THEY have kids who compete in gymnastics but these fit Fraser Coast mums aren't content with just sitting on the sidelines.
Amy Stephenson, 26, Jade Hodges, 28, and Helen Halford, 41, are getting ready for gymnastics competition season with two meets coming up this year.
Ms Stephenson and Mrs Hodges used to compete together as young girls at Wide Bay Gymnastics Club before coming back in coaching positions.
But their love of tumbling couldn't keep them away from performing on the different apparatuses themselves once again.
"I've been really surprised by how many skills I've been able to do again," Ms Stephenson said.
"In some ways gymnastics is a lot like riding a bike but also makes you realise how much older you are now."
Ms Hodges said she had learned new tricks since getting back into gymnastics as an adult.
"I recently learned a handspring full-twist on the vault; I couldn't do that before," Ms Hodges told the Chronicle.
"I just enjoy flipping and going upside down so much."
The eldest of the team, Ms Halford, only picked up gymnastics three years ago.
"I want to show that you can do anything in your 40s," Ms Halford said.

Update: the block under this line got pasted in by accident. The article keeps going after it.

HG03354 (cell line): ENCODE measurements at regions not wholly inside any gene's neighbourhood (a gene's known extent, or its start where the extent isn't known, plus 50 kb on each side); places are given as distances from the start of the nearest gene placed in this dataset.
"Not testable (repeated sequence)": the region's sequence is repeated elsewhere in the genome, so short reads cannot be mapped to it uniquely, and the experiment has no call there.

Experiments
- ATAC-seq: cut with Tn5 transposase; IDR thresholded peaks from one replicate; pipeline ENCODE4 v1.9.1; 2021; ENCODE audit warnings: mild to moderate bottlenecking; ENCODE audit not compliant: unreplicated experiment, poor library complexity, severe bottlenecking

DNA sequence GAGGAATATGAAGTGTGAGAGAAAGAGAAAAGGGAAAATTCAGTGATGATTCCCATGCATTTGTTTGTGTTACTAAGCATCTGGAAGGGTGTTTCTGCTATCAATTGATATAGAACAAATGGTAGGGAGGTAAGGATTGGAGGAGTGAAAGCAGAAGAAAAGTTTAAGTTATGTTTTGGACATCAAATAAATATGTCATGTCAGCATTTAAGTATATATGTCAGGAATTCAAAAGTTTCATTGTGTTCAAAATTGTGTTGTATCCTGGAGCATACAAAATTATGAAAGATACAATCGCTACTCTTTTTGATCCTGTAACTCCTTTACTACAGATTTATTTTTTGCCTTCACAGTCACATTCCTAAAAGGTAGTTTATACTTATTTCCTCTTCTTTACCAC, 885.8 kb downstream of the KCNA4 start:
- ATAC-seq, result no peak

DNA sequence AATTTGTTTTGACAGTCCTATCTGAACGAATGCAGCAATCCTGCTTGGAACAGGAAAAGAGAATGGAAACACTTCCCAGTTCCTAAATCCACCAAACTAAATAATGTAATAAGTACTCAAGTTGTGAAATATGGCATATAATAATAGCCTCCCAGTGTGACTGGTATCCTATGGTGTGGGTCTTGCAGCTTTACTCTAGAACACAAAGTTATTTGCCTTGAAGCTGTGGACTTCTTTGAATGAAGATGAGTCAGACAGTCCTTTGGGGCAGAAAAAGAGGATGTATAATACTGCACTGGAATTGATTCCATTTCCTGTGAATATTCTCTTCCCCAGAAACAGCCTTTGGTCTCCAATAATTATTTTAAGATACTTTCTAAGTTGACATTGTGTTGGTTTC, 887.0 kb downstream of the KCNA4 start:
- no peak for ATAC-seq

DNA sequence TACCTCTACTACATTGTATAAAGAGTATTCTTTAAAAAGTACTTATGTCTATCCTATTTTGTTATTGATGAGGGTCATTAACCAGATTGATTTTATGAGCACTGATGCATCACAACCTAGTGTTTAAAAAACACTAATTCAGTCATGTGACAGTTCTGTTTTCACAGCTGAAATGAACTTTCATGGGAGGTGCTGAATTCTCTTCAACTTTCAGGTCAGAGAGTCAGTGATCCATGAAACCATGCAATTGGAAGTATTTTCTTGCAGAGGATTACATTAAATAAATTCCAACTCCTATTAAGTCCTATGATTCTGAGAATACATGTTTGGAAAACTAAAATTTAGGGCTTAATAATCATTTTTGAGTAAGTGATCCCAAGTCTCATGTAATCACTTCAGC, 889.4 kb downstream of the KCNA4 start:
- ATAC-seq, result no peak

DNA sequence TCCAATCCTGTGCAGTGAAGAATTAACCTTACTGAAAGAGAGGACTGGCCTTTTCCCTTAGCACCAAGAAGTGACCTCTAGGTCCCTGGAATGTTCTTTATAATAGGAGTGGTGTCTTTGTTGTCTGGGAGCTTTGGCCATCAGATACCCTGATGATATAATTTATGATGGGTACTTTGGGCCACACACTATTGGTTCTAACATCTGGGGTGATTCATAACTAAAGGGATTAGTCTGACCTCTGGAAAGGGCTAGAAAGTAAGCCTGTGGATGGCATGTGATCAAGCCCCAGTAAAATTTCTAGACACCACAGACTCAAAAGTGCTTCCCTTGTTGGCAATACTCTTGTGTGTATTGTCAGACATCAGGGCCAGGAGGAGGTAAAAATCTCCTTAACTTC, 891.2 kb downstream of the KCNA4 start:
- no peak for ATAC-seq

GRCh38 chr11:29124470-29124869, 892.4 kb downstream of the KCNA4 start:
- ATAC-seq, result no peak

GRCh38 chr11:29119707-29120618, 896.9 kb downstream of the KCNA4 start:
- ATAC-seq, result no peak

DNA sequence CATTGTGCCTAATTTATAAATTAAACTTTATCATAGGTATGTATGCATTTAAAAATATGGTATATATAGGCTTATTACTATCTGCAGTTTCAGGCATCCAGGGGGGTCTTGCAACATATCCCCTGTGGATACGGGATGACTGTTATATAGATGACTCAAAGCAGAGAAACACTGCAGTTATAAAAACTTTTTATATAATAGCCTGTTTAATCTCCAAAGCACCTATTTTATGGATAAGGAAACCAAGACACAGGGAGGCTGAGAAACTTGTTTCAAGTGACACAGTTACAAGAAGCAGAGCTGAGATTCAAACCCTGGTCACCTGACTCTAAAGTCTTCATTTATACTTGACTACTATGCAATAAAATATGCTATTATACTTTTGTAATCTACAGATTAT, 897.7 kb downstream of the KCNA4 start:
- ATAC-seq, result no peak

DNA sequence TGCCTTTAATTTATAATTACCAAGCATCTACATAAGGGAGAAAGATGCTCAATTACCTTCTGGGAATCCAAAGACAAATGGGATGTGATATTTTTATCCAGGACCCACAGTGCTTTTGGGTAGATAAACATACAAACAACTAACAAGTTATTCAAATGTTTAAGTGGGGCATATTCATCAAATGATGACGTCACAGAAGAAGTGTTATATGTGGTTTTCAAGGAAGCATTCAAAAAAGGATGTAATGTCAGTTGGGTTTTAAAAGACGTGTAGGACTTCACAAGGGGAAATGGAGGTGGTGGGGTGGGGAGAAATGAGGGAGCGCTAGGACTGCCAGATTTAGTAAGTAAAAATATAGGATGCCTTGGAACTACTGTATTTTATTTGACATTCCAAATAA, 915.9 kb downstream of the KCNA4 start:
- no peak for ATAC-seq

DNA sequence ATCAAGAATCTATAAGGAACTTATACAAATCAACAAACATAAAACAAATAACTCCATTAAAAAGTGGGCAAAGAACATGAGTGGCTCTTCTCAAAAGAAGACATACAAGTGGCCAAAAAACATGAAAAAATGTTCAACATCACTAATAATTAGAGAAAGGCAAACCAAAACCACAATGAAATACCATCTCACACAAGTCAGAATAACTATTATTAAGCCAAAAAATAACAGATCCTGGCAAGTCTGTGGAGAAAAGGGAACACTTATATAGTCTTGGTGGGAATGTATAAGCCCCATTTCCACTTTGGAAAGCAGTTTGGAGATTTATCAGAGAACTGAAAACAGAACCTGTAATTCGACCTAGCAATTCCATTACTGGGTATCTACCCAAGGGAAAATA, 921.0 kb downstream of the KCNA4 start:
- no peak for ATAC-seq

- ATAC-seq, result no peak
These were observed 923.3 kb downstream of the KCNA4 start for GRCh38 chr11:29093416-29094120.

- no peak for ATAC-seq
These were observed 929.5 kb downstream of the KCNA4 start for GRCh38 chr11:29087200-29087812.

"Not only get to get fit, but get to master skills.
"You start with basics and work up to it."
Some of the new skills the mental health worker has mastered are handstands and pull-overs on bars.
An adults gymnastics competition works similar to a junior event - there are four apparatuses with categories split by age groups, which includes the choreographed-to-music floor routine.
The gymnasts, who have seven children between them, train once or twice a week at the Wide Bay Gymnastics Club, juggling training sessions with busy schedules.
They will compete at the All Masters Competition at Gladstone Gymnastics Club on July 16, and the Australian Masters Games in Tasmania on October 28.